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 - Northwestern Memorial Hospital - Chicago

Understanding Clinical Trials

A clinical trial is the testing of a product (drug) on a human subject. Before the product is tested on humans, years of chemical and animal testing takes place. During a clinical trial, subjects are closely monitored. At the end of the trial, an application is filed with the Food and Drug Administration (FDA). If the FDA finds that the manufacturer has proven the technology to be safe and effective for the requested indication, the drug can be marketed. The entire clinical trial process can take about 10 years and millions of dollars to complete.

Informed Consent

Informed consent is the process in which the potential participants learn key facts about a clinical trial to determine if participation is appropriate. Informed consent is a continuing process throughout the study providing information to the participant as required.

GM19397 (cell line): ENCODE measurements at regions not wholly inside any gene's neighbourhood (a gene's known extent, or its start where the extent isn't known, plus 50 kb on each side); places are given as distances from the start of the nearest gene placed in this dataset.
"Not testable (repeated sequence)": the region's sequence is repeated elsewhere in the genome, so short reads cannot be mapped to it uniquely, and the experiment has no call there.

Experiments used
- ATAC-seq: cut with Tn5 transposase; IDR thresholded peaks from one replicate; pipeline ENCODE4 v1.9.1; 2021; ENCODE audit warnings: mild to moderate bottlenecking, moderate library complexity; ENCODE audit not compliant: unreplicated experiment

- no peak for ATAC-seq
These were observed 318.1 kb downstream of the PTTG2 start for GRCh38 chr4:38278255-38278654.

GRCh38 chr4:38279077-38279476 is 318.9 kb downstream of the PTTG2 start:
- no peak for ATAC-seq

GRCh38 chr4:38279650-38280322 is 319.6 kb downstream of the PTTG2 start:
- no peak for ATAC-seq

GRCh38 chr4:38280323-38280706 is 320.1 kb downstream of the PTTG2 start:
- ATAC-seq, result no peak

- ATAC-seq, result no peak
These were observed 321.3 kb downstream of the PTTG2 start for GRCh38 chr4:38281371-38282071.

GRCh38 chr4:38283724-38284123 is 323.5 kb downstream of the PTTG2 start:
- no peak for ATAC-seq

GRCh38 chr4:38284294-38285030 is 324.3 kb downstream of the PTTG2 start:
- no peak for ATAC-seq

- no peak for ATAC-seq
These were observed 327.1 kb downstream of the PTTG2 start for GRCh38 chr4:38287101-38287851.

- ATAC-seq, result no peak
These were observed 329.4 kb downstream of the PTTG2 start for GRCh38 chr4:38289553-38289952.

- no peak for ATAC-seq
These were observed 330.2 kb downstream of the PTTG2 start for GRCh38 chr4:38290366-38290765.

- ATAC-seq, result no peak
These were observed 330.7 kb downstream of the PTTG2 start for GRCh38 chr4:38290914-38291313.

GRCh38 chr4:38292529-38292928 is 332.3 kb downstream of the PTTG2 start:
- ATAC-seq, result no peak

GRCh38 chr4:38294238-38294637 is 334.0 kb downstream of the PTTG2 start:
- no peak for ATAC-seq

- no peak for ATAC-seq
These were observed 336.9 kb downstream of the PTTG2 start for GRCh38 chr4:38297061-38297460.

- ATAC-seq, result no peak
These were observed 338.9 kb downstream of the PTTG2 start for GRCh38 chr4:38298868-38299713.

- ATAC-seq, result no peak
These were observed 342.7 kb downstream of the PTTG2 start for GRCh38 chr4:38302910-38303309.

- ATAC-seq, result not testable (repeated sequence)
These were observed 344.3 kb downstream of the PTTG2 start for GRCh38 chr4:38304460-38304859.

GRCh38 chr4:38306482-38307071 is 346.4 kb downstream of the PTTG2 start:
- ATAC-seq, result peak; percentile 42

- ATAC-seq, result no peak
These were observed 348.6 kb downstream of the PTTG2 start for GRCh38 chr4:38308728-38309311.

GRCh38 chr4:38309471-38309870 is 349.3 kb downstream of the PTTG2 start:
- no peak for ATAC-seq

Risks

The risk of participating in clinical trials is outlined in the informed consent. It should be noted that that there may be unpleasant, serious or life threatening side effects during the trial, or the drug treatment could prove to be ineffective.

The protocol treatment may require more of the participant's time than would a non-protocol treatment, leading to more treatments, hospital stays, trips to the study site or complex dose requirements.

Paying For Clinical Trials

Funding for clinical trials may come from the federal government by way of the National Institutes of Health as well as private industry such as pharmaceutical and biotechnology companies. Generally, a sponsor of the research will hire doctors from a wide variety of healthcare specialties to conduct the trials. Doctors are typically paid on a per-patient basis. Medical care to the participant is usually free and sometimes participants are paid a small stipend.

Last UpdateFebruary 8, 2011
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